US Sen. Elizabeth Warren speaks about investments in science and technology in Massachusetts during a tour of the university’s Saab Emerging Technology and Innovation Center on April 14, 2023. Warren, US Rep. Lori Trahan, UML Chancellor Julie Chen and biotech leaders, toured the facility and spoke with researchers and students on their work. (Cameron Morsberger/Lowell Sun)

Lowell — US Sen. Elizabeth Warren visited UMass Lowell’s Mark and Alicia Saab Center for Emerging Technologies and Innovation on Friday to meet with local technology leaders to improve scientific investment in the state.

U.S. Rep. Along with Lori Trahan and UML Chancellor Julie Chen, Warren met with graduate students, toured the nanofabrication lab and sat for a roundtable discussion with representatives of the Northeast Microelectronics Alliance, which recently submitted a funding proposal to the US Department of Defense in microelectronics. General program.

That program, which plans to allocate about $1.6 billion to a handful of regional hubs, is funded by the CHIPS and SCIENCE Act of 2022, whose passage Warren previously advocated. The act would boost the nation’s production of semiconductors and other micro-technologies with about $50 million more money — doubling current funding.

The legislation is a source of pride for Warren, as is Massachusetts’ leadership “in cutting-edge research and innovation,” she said during the roundtable.

“The advances we’re seeing in microelectronics research are going to strengthen our national security, just like building the coastline, and it’s going to create a lot of good jobs here in Massachusetts, which is always important to remind everyone why we care about this,” Warren said. said “I am proud to lead the entire Massachusetts delegation in making our views clear to the Department of Defense on this.”

Before the discussion, Warren, Trahan and Chen visited the Nanofabrication Lab, where local agencies conduct research on the nano and micro scale. There, Warren said she spoke with scientists who are developing ways to grow organs and improve the capabilities of infrared technology.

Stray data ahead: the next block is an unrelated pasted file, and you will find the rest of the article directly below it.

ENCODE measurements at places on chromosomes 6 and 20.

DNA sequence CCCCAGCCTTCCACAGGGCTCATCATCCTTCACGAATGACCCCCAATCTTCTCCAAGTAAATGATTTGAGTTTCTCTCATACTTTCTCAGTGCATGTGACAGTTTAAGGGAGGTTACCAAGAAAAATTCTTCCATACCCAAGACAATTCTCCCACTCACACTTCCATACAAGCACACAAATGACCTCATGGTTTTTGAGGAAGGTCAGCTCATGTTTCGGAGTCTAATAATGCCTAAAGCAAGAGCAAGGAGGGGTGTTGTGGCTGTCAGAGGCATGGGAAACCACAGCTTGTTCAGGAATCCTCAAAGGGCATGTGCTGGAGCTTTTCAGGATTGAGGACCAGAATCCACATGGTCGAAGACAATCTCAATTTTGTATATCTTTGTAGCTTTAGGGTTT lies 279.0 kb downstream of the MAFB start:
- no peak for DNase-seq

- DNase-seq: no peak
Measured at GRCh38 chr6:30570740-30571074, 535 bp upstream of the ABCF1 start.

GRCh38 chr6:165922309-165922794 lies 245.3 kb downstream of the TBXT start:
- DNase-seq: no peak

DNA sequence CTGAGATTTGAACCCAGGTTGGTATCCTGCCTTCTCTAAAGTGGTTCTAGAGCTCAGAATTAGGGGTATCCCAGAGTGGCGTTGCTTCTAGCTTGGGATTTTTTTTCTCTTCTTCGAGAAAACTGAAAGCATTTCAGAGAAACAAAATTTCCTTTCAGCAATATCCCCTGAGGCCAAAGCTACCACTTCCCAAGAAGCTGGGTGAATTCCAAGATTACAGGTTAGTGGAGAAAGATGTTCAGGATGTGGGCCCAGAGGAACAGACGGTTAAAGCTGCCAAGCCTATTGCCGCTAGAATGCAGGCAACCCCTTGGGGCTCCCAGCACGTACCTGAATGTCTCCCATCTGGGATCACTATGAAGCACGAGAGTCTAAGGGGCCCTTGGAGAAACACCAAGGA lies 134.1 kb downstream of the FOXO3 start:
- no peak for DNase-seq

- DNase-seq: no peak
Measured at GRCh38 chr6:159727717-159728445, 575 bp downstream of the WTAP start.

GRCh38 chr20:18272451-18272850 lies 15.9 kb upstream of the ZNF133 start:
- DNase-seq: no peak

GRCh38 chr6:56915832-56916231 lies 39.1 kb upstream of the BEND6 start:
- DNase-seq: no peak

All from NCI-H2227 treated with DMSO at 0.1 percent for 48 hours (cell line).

Most impressively, perhaps, these companies were just startups, Warren said, but are capable of operating in multimillion-dollar labs. It’s that real-world impact and a glimpse into Massachusetts’ future that Warren said “gave me goosebumps.”

“There are young people deciding where to go to college, people here in Massachusetts and people from out of state, who will decide to come to UMass Lowell,” Warren said, “and start participating in some aspect. One of these programs and ultimately will change the world.”

Trahan already knows the “incredible talent and incredible work” that comes out of UML systems, she said, so it’s “awesome” to step on campus to talk to students about the complex products they’re designing.

But that innovation is the result of a collaboration between several Massachusetts biotechnology leaders — Raytheon, MITER and other organizations that work together without competing, Trahan added.

“We have always had world-class research institutions. We’ve got a public research institution right here in our backyard,” Trahan said. “And the fact that they’re able to work so closely with different aspects of the industry, one, to create a pipeline, but two, it’s really going to make the ecosystem a lot stronger.”

Massachusetts is home to a strong contingent of startups, many of which were “born at the university,” said Vladimir Bulovic, MIT.nano director and professor of emerging technologies at the Massachusetts Institute of Technology.

Bulovic mentioned the state voucher program, in which startups receive funding to use lab-type facilities at a discounted cost, thereby increasing access to those spaces. He said that with such investment, the state can cultivate strong startups as soon as possible.

“It takes a decade to nurture a good hard-tech startup,” Bulovic said, “and actually figuring out ways to support those hard-tech startups through ecosystems makes it a little cheaper, a little simpler, a little easier… You tell us this 10 has enabled the journey of a year to be accelerated into a journey of five years.”

It was the first time graduate student Basil Vanderbee had created a poster to showcase his work, but now seemed like the perfect opportunity. Along with Sam Fedorka, the two collaborators explained their research into nanoantenna detectors and how their own detector is able to operate at room temperature instead of the usual minus 400 degree freezing temperature. This has far-reaching implications for the medical field and long-distance communication, Vanderby told Warren.

Both Vanderbee and Fedorka later expressed their excitement at meeting the senator.

“It was amazing,” Fedorka said. “Sen. Warren is an inspiration … I was over the moon.

Chen acknowledged Warren’s promotion of CHIPS and the Science Act, adding that “Massachusetts has really led the way” when it comes to science innovation.

Pioneering work at UMass Lowell is part of that charge, Warren said in an interview.

“I think one of the most extraordinary pieces of the undertaking at UMass Lowell is that small businesses and researchers in training will be able to contribute to and benefit from advancing federal investment in science,” Warren said.

By admin

Leave a Reply

Your email address will not be published. Required fields are marked *